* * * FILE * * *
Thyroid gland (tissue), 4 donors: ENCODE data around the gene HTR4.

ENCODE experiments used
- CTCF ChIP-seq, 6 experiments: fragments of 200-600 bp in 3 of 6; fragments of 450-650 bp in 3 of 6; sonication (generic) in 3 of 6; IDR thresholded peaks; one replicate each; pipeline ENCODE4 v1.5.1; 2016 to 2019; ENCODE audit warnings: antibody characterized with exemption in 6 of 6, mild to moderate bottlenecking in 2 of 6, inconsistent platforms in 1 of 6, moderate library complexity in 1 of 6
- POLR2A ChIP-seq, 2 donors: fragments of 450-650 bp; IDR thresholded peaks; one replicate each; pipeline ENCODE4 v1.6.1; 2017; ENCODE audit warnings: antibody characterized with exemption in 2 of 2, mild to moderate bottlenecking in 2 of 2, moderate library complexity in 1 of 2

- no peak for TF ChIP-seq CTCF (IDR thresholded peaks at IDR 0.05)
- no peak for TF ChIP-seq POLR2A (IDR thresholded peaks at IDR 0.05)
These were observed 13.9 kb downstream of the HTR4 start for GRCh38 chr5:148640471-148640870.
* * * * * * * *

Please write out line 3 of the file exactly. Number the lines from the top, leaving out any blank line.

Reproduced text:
- CTCF ChIP-seq, 6 experiments: fragments of 200-600 bp in 3 of 6; fragments of 450-650 bp in 3 of 6; sonication (generic) in 3 of 6; IDR thresholded peaks; one replicate each; pipeline ENCODE4 v1.5.1; 2016 to 2019; ENCODE audit warnings: antibody characterized with exemption in 6 of 6, mild to moderate bottlenecking in 2 of 6, inconsistent platforms in 1 of 6, moderate library complexity in 1 of 6